Cataracts are the number one cause of vision loss in the United States. The condition is quite common for adults aged 40 and up, and generally develops slowly over time.
Many people who get cataracts don’t even notice the condition until their symptoms become severe. The good news is that cataracts are treatable. If you do begin to develop cataracts and lose vision, this can be reversed with cataract surgery!
Cataract surgery is one of the most common medical procedures in the country. Keep reading for a brief guide explaining some of the basics of cataracts and cataract surgery!
What is a Cataract?
Cataracts occur when the eye’s crystalline lens, which is responsible for focusing light onto the retina, becomes cloudy. Cataracts develop as a natural side-effect of aging.
As we age, the chemicals in our body change. A chemical change can affect many parts of the body in different ways. One of the ways it affects the eye is by making normally clear cells in the lens more opaque.
As the lens becomes more clouded, it becomes more difficult for light to pass into the eye, causing gradual vision loss.
When to Get Surgery
Cataracts cause a variety of symptoms. These can include blurry vision, light sensitivity, poor night vision, glare, and halos. These symptoms can be very mild at first, but often they get worse over time as the cataract develops.
Doctors recommend patients get cataract surgery when cataracts affect your quality of life. Your eye doctor will help determine the best time for you to have your cataracts removed.
Cataract surgery is performed as outpatient surgery and normally takes only 30 minutes. Cataract surgery is intended to remove the clouded lens of the eye and replace it with an artificial lens implant, called an intraocular lens, to provide clear vision.
Before cataract surgery, you’ll receive IV sedation from our trained nurses, which will help to ensure that you are comfortable and relaxed throughout the cataract procedure.
During surgery, the cataract surgeon makes a small incision in the eye through the cornea to access the lens. Using ultrasound, the clouded lens is broken into microscopic particles, which are gently suctioned from the eye.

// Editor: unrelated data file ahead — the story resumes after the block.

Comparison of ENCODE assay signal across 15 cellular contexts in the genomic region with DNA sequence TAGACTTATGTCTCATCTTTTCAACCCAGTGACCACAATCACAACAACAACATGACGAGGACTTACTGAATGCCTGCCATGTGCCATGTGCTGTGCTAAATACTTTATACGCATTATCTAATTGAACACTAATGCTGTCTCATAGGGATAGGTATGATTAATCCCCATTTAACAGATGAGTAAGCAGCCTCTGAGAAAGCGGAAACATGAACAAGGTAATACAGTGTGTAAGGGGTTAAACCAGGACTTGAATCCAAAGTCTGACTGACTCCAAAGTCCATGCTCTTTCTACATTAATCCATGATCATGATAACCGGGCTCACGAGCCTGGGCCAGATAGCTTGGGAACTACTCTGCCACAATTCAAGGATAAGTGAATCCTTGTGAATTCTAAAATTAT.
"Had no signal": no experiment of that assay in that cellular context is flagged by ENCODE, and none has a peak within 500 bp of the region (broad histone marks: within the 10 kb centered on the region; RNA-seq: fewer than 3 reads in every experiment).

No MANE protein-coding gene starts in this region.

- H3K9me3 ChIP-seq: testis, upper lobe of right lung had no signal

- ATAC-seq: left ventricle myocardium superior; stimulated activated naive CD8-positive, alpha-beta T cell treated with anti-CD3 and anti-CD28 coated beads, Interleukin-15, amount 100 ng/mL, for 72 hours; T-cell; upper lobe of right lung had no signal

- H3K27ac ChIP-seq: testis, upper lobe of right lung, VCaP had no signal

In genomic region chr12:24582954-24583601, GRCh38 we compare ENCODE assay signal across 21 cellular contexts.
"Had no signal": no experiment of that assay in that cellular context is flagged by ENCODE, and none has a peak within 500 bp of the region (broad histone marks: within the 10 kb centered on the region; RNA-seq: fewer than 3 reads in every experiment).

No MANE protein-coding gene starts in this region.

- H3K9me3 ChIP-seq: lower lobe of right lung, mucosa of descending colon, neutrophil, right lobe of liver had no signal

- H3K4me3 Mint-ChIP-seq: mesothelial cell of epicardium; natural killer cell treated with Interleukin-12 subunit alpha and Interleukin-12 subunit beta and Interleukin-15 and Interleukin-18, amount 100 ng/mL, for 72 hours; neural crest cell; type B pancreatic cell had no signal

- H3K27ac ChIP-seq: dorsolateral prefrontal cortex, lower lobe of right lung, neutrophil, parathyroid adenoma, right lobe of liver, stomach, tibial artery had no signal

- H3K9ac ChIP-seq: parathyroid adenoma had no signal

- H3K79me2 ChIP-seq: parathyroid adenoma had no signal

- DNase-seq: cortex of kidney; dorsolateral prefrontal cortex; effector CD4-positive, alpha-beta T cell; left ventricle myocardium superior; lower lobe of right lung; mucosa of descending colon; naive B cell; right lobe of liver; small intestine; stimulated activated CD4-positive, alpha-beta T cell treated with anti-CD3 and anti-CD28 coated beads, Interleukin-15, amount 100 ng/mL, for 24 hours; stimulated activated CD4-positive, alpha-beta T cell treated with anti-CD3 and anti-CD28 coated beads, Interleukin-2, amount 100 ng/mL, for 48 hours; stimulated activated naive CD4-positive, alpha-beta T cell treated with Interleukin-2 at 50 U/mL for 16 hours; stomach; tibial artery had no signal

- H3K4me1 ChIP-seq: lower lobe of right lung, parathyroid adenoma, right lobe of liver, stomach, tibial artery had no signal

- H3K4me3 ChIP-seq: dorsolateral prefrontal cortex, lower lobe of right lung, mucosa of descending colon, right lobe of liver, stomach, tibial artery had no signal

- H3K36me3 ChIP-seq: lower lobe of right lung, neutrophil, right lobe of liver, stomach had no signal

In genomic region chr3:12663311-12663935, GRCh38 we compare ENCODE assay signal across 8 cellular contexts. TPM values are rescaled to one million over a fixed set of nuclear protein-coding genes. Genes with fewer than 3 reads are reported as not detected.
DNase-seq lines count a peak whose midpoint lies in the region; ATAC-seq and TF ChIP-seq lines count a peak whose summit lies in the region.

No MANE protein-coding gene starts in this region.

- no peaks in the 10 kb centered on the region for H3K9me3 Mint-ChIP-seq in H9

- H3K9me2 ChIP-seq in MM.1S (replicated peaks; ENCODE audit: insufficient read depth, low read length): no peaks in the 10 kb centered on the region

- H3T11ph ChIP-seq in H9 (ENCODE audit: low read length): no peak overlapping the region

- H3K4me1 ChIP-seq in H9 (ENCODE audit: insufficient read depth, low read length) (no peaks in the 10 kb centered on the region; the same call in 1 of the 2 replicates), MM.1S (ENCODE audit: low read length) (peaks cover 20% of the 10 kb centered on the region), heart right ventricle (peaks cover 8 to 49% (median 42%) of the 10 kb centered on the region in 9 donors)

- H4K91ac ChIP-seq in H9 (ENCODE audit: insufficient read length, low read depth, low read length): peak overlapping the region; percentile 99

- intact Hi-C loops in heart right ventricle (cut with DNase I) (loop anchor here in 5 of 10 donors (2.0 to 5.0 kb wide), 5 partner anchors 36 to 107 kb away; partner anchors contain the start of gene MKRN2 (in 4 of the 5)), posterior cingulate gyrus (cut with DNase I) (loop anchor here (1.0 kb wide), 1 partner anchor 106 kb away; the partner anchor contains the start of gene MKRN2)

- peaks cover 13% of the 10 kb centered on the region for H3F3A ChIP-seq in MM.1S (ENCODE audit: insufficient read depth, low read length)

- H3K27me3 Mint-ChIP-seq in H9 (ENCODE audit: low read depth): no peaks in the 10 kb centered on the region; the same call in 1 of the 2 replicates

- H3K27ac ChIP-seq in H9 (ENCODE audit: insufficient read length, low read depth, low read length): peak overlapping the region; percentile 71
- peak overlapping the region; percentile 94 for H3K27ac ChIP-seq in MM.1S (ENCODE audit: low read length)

The artificial lens is then inserted through the same incision. Due to the eye’s natural pressure, stitches are not needed to close the incision.
At the Nielsen Eye Center, we offer patients in the greater Boston area access to both laser cataract surgery and traditional cataract surgery.
What is an IOL?
An IOL is an artificial lens that replaces the eye’s natural lens. IOLs come in several varieties. At the Nielsen Eye Center, we offer both single focus IOLs and multi-focus IOLS.
Single focus IOLs correct distance vision only and require patients to still wear reading glasses, bifocals, or progressive glasses following their procedure.
Multifocal IOLS are able to give patients clear vision at multiple distances, often eliminating the need for reading glasses.
There is no IOL that is “best” for every patient. It all depends on what the patient’s needs and preferences are. Multifocal lenses are not covered by insurance, while traditional (single) focus IOLS are.
Your surgeon will be able to tell you what options are available at your cataract screening. They can discuss what may be best for your needs, as well as their recommendations for you.
Think it may be time for you to get cataract surgery? Would you like to find out? Contact the Nielsen Eye Center in Greater Boston to schedule a cataract screening!